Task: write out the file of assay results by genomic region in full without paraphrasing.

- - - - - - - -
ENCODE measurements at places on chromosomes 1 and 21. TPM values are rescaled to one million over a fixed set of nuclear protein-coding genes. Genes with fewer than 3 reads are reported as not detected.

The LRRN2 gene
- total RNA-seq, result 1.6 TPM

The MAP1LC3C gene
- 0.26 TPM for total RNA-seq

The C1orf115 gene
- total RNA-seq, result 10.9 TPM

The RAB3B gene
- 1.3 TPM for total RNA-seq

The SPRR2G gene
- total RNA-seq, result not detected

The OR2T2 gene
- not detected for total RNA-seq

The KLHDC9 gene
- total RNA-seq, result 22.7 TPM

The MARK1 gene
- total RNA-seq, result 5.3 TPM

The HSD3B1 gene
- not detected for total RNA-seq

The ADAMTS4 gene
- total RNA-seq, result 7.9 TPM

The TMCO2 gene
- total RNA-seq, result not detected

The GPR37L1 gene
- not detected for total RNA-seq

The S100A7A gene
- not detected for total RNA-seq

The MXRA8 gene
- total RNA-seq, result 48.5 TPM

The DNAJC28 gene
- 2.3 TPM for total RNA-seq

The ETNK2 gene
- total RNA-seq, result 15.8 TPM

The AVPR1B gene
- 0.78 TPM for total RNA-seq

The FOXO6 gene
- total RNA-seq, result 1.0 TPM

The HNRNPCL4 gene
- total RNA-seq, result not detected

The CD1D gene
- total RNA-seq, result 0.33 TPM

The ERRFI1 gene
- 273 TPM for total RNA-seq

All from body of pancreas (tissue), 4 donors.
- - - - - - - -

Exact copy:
ENCODE measurements at places on chromosomes 1 and 21. TPM values are rescaled to one million over a fixed set of nuclear protein-coding genes. Genes with fewer than 3 reads are reported as not detected.

The LRRN2 gene
- total RNA-seq, result 1.6 TPM

The MAP1LC3C gene
- 0.26 TPM for total RNA-seq

The C1orf115 gene
- total RNA-seq, result 10.9 TPM

The RAB3B gene
- 1.3 TPM for total RNA-seq

The SPRR2G gene
- total RNA-seq, result not detected

The OR2T2 gene
- not detected for total RNA-seq

The KLHDC9 gene
- total RNA-seq, result 22.7 TPM

The MARK1 gene
- total RNA-seq, result 5.3 TPM

The HSD3B1 gene
- not detected for total RNA-seq

The ADAMTS4 gene
- total RNA-seq, result 7.9 TPM

The TMCO2 gene
- total RNA-seq, result not detected

The GPR37L1 gene
- not detected for total RNA-seq

The S100A7A gene
- not detected for total RNA-seq

The MXRA8 gene
- total RNA-seq, result 48.5 TPM

The DNAJC28 gene
- 2.3 TPM for total RNA-seq

The ETNK2 gene
- total RNA-seq, result 15.8 TPM

The AVPR1B gene
- 0.78 TPM for total RNA-seq

The FOXO6 gene
- total RNA-seq, result 1.0 TPM

The HNRNPCL4 gene
- total RNA-seq, result not detected

The CD1D gene
- total RNA-seq, result 0.33 TPM

The ERRFI1 gene
- 273 TPM for total RNA-seq

All from body of pancreas (tissue), 4 donors.